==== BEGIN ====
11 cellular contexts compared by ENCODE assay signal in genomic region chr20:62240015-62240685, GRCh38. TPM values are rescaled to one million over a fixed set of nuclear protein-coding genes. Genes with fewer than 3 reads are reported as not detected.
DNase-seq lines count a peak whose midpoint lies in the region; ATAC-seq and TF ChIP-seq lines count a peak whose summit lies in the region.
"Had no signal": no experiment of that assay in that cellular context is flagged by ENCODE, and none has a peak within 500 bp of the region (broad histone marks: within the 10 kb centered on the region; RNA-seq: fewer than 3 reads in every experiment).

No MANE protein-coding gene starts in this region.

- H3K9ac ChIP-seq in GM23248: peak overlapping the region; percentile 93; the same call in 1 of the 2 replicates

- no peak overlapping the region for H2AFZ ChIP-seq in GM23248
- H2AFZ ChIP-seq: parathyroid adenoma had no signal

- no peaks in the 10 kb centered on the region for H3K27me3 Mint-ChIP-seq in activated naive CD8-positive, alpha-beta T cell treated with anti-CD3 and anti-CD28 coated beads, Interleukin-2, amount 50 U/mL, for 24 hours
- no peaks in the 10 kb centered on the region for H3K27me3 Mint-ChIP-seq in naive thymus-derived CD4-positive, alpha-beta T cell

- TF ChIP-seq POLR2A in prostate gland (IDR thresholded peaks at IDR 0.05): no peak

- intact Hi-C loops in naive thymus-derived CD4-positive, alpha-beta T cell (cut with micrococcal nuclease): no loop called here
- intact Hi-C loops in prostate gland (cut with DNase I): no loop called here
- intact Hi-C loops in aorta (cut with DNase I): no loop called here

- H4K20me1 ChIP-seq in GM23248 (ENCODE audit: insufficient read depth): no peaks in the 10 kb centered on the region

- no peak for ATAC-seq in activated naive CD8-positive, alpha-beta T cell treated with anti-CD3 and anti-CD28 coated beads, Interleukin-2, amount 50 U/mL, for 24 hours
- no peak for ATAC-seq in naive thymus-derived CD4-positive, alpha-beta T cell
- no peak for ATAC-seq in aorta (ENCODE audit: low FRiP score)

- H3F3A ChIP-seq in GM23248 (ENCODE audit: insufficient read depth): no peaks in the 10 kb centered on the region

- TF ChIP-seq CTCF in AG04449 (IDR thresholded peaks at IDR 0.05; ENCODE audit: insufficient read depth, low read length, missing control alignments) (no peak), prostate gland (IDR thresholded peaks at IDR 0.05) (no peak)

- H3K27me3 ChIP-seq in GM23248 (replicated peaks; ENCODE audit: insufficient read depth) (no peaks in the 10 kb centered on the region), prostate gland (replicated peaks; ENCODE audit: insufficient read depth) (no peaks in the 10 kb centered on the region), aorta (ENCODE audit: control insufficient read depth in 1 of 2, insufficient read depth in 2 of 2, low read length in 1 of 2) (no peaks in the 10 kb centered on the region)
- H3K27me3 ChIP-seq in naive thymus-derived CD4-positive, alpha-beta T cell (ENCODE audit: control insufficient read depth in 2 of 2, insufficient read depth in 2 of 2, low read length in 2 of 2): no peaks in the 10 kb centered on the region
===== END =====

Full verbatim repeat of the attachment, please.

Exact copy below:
11 cellular contexts compared by ENCODE assay signal in genomic region chr20:62240015-62240685, GRCh38. TPM values are rescaled to one million over a fixed set of nuclear protein-coding genes. Genes with fewer than 3 reads are reported as not detected.
DNase-seq lines count a peak whose midpoint lies in the region; ATAC-seq and TF ChIP-seq lines count a peak whose summit lies in the region.
"Had no signal": no experiment of that assay in that cellular context is flagged by ENCODE, and none has a peak within 500 bp of the region (broad histone marks: within the 10 kb centered on the region; RNA-seq: fewer than 3 reads in every experiment).

No MANE protein-coding gene starts in this region.

- H3K9ac ChIP-seq in GM23248: peak overlapping the region; percentile 93; the same call in 1 of the 2 replicates

- no peak overlapping the region for H2AFZ ChIP-seq in GM23248
- H2AFZ ChIP-seq: parathyroid adenoma had no signal

- no peaks in the 10 kb centered on the region for H3K27me3 Mint-ChIP-seq in activated naive CD8-positive, alpha-beta T cell treated with anti-CD3 and anti-CD28 coated beads, Interleukin-2, amount 50 U/mL, for 24 hours
- no peaks in the 10 kb centered on the region for H3K27me3 Mint-ChIP-seq in naive thymus-derived CD4-positive, alpha-beta T cell

- TF ChIP-seq POLR2A in prostate gland (IDR thresholded peaks at IDR 0.05): no peak

- intact Hi-C loops in naive thymus-derived CD4-positive, alpha-beta T cell (cut with micrococcal nuclease): no loop called here
- intact Hi-C loops in prostate gland (cut with DNase I): no loop called here
- intact Hi-C loops in aorta (cut with DNase I): no loop called here

- H4K20me1 ChIP-seq in GM23248 (ENCODE audit: insufficient read depth): no peaks in the 10 kb centered on the region

- no peak for ATAC-seq in activated naive CD8-positive, alpha-beta T cell treated with anti-CD3 and anti-CD28 coated beads, Interleukin-2, amount 50 U/mL, for 24 hours
- no peak for ATAC-seq in naive thymus-derived CD4-positive, alpha-beta T cell
- no peak for ATAC-seq in aorta (ENCODE audit: low FRiP score)

- H3F3A ChIP-seq in GM23248 (ENCODE audit: insufficient read depth): no peaks in the 10 kb centered on the region

- TF ChIP-seq CTCF in AG04449 (IDR thresholded peaks at IDR 0.05; ENCODE audit: insufficient read depth, low read length, missing control alignments) (no peak), prostate gland (IDR thresholded peaks at IDR 0.05) (no peak)

- H3K27me3 ChIP-seq in GM23248 (replicated peaks; ENCODE audit: insufficient read depth) (no peaks in the 10 kb centered on the region), prostate gland (replicated peaks; ENCODE audit: insufficient read depth) (no peaks in the 10 kb centered on the region), aorta (ENCODE audit: control insufficient read depth in 1 of 2, insufficient read depth in 2 of 2, low read length in 1 of 2) (no peaks in the 10 kb centered on the region)
- H3K27me3 ChIP-seq in naive thymus-derived CD4-positive, alpha-beta T cell (ENCODE audit: control insufficient read depth in 2 of 2, insufficient read depth in 2 of 2, low read length in 2 of 2): no peaks in the 10 kb centered on the region